Brands turn social stories into music

By now it’s perfectly clear that music and social media go hand-in-hand, just ask the 135 million avid fans that make up the user base of the globe’s most popular social streaming music services. Music is undeniably better shared and social media now not only offers greater access to content and deeper access to your favourite acts, but also an increasing array of ways to make music personal, sharable and ownable.

With this in mind we’ve seen a steady string of brands that are finding new ways to leverage music content across Facebook and Twitter; from clever apps (Toyota’s Rap you Rants and Heineken's Facebook Valentine serenade) to socially streamed concerts (Intel with Tiesto and American Express with Jay-Z) and social music gamification (Durex’s Sync promotion).

Social media is ultimately about stories, both the big and the seemingly innocuous, and some brands have attempted to give these micro life stories their own soundtrack. A notable example here was Tweetagram, a campaign from Orange a couple of years ago, which converted user tweets into singing telegrams within a few hours.  AT&T is also running a similar initiative at the moment to celebrate a Facebook milestone, creating songs about its Facebook fans with a live band over 48 hrs.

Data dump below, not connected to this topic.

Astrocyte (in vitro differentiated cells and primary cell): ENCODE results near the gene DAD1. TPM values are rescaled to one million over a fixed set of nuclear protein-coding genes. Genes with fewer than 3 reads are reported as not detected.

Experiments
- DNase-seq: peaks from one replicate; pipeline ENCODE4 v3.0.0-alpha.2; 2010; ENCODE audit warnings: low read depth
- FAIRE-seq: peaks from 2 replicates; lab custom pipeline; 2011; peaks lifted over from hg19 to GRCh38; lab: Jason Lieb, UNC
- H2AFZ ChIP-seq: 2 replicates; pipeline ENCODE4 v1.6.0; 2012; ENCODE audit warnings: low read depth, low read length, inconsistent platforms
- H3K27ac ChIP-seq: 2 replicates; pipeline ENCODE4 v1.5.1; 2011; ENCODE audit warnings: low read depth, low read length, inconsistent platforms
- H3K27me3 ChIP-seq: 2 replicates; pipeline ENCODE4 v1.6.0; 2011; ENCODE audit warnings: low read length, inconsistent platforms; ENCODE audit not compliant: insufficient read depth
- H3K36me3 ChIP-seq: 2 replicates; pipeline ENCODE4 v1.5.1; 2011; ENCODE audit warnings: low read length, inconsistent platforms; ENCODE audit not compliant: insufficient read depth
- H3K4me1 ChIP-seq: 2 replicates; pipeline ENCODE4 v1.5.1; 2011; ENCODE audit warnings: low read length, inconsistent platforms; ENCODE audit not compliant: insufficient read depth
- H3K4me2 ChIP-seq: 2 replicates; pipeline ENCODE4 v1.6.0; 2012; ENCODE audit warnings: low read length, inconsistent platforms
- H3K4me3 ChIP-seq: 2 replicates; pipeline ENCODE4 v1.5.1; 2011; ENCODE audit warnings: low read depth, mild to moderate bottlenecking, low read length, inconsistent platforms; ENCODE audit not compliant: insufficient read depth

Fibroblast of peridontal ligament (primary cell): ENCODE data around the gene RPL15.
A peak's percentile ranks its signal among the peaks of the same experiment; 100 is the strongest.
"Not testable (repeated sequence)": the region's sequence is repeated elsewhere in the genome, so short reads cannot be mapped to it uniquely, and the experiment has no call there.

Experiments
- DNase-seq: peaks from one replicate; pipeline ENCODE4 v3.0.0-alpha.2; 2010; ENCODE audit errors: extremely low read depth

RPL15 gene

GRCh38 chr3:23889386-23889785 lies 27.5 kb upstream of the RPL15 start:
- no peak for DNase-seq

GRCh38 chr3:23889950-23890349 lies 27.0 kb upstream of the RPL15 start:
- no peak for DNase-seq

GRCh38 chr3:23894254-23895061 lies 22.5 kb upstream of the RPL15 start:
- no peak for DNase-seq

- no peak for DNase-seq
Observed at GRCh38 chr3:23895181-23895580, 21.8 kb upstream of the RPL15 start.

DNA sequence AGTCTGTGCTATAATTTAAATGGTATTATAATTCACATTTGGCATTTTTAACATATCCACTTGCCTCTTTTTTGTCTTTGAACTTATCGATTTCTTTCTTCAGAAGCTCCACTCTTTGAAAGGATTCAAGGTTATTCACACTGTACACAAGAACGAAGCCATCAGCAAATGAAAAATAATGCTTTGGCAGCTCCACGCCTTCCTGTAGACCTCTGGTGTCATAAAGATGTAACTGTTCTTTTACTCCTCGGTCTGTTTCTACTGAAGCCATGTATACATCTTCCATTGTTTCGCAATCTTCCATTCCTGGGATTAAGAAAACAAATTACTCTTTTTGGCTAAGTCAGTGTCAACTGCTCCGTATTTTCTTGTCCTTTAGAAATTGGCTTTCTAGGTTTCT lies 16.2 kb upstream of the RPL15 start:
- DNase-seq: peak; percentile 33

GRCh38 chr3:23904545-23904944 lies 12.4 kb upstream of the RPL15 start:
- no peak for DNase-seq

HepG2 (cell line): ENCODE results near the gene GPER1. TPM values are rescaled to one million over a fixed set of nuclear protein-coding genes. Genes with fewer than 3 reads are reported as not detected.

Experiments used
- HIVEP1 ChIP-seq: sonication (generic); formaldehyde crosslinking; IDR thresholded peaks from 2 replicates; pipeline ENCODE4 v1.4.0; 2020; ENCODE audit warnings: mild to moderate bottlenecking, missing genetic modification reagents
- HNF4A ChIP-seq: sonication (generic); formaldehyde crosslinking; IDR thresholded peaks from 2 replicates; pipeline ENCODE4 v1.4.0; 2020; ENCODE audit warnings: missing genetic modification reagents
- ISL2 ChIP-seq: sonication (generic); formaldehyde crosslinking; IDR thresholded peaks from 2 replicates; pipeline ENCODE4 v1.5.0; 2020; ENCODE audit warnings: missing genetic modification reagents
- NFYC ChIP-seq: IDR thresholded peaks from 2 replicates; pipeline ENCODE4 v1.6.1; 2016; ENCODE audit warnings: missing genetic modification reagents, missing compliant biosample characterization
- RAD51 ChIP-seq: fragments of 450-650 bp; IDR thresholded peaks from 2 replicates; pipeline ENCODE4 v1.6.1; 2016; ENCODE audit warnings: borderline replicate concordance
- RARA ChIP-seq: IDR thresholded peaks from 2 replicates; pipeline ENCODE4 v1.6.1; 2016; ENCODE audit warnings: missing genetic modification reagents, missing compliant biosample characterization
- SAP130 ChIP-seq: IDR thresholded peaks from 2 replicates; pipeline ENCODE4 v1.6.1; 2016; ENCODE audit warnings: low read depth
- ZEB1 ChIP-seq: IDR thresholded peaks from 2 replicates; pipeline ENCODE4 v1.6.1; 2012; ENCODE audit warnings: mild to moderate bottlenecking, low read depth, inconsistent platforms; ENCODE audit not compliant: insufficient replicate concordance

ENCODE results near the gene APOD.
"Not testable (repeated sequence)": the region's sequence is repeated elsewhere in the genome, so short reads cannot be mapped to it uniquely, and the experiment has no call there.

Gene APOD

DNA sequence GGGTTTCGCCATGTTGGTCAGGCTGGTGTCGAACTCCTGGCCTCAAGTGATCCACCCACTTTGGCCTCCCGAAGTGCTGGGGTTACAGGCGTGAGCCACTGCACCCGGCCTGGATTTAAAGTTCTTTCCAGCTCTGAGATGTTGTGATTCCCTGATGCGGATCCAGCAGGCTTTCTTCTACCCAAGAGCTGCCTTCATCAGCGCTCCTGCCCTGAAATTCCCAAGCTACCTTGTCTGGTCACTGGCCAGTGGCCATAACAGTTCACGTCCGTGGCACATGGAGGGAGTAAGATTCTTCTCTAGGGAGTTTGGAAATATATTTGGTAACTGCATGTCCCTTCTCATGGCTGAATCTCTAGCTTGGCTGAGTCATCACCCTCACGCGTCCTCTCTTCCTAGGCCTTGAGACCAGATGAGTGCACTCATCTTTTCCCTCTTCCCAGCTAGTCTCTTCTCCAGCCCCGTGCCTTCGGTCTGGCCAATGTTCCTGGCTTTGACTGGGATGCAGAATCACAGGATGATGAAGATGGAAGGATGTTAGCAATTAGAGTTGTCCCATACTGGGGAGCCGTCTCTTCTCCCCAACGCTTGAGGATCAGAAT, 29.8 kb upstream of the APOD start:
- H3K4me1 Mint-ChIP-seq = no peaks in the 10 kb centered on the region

However, one of the more interesting conversions of social chatter into music came courtesy of Red Bull recently in Melbourne, with Beat Suite Tweets, an interactive algorithm that converts tweets into beats based on an analysis of mood. This ‘sentiment analysis engine’ turned even the most banal of 140 characters into bespoke beats that could be shared among friends. It’s a simple yet clever little app, connected to a much grander live event that - in typical Red Bull style - fused together an eclectic mix of musical genres,  with the app itself highlighting just how attached music is to our emotional status.

In many way we are just looking at the tip of the social music iceberg in 2012,  and we envisage brands forging a much deeper connection between music, personalisation and the 'stories people find themselves in' as our social media lives become increasingly musical.

Back to Source